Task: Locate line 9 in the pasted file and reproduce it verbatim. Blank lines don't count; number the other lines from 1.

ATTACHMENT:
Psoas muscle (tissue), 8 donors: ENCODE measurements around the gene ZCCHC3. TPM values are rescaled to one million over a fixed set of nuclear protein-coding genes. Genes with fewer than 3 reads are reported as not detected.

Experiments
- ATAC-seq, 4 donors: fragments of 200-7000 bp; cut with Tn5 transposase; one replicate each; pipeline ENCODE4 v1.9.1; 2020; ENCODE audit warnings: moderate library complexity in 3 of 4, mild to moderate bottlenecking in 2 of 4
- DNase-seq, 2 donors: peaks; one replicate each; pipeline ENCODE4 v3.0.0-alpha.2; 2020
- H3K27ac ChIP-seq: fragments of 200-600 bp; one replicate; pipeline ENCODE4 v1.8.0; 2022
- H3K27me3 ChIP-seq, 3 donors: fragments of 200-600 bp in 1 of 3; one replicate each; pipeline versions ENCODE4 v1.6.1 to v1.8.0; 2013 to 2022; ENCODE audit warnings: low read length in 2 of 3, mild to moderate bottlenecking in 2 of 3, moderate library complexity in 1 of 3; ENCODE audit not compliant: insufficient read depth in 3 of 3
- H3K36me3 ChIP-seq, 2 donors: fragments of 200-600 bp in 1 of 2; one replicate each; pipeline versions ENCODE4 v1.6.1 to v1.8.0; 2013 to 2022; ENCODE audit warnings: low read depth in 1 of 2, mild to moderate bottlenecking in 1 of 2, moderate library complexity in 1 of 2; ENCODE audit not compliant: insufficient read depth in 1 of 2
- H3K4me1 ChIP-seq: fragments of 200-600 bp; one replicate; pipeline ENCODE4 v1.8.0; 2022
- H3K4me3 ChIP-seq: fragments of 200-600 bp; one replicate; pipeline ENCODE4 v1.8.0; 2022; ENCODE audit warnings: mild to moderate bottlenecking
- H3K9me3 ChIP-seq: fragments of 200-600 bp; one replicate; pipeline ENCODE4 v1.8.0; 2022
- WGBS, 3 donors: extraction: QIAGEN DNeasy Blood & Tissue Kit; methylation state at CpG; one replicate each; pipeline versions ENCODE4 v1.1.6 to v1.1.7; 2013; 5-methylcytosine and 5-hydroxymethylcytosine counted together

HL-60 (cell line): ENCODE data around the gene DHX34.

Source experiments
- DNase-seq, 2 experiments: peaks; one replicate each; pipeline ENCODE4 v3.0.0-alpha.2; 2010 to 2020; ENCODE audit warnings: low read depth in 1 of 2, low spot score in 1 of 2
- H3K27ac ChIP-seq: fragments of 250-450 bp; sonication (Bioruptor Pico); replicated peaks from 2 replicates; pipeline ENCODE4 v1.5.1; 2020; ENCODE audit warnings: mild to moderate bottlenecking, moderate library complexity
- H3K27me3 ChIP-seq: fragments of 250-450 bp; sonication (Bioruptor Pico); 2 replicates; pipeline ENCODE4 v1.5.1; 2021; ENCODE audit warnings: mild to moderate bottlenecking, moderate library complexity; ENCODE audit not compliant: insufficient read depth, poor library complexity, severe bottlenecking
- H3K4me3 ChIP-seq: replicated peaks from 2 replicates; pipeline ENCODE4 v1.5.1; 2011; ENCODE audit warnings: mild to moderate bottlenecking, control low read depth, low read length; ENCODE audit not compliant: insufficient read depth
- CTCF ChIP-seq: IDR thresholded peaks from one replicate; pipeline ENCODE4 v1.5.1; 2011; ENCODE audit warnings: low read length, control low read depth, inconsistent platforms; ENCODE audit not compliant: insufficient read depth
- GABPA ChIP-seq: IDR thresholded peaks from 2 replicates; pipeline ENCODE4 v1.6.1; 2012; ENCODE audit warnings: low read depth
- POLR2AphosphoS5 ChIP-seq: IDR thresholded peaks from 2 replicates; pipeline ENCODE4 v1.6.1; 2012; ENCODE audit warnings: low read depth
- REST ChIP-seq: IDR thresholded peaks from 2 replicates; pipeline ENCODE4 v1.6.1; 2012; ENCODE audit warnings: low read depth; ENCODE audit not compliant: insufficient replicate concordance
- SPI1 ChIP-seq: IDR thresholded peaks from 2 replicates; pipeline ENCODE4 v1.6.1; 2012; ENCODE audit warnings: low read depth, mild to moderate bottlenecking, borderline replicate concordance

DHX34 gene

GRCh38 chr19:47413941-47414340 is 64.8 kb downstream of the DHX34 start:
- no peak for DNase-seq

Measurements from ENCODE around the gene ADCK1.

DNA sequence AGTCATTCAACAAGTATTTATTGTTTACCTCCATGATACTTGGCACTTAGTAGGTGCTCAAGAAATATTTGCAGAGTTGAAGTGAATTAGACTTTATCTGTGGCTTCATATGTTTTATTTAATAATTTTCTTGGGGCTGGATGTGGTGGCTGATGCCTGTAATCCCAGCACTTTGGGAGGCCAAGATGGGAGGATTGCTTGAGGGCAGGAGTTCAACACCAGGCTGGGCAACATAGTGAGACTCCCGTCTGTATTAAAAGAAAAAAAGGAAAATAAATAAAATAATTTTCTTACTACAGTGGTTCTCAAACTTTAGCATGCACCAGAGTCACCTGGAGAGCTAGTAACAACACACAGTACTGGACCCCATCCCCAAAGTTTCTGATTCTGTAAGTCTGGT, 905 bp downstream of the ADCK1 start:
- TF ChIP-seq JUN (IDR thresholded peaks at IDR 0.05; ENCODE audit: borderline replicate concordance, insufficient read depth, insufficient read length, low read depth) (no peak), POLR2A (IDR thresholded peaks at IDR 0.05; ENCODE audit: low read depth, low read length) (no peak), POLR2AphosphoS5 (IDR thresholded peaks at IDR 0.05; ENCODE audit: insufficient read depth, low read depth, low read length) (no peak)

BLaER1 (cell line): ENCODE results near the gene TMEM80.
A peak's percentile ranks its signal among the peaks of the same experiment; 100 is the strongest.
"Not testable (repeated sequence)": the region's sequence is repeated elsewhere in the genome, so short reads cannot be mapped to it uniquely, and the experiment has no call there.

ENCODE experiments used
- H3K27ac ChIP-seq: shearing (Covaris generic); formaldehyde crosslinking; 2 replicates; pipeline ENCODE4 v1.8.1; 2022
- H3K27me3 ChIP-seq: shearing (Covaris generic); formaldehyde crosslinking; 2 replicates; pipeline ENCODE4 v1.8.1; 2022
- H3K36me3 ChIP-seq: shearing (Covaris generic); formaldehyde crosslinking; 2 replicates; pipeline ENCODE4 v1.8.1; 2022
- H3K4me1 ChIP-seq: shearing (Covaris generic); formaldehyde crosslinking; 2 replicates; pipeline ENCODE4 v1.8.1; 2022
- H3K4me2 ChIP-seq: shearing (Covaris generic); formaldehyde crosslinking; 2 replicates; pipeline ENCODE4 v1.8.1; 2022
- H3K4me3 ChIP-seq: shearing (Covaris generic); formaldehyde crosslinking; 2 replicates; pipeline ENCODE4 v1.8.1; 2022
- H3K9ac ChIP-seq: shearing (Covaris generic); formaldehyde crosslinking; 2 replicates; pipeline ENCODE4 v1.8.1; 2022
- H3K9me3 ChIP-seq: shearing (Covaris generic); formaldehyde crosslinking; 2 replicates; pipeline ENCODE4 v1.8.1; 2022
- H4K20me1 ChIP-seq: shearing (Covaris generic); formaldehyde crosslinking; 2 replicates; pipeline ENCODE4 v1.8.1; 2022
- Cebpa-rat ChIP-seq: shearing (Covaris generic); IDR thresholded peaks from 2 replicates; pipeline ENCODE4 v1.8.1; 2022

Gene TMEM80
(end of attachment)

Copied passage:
- H3K4me3 ChIP-seq: fragments of 200-600 bp; one replicate; pipeline ENCODE4 v1.8.0; 2022; ENCODE audit warnings: mild to moderate bottlenecking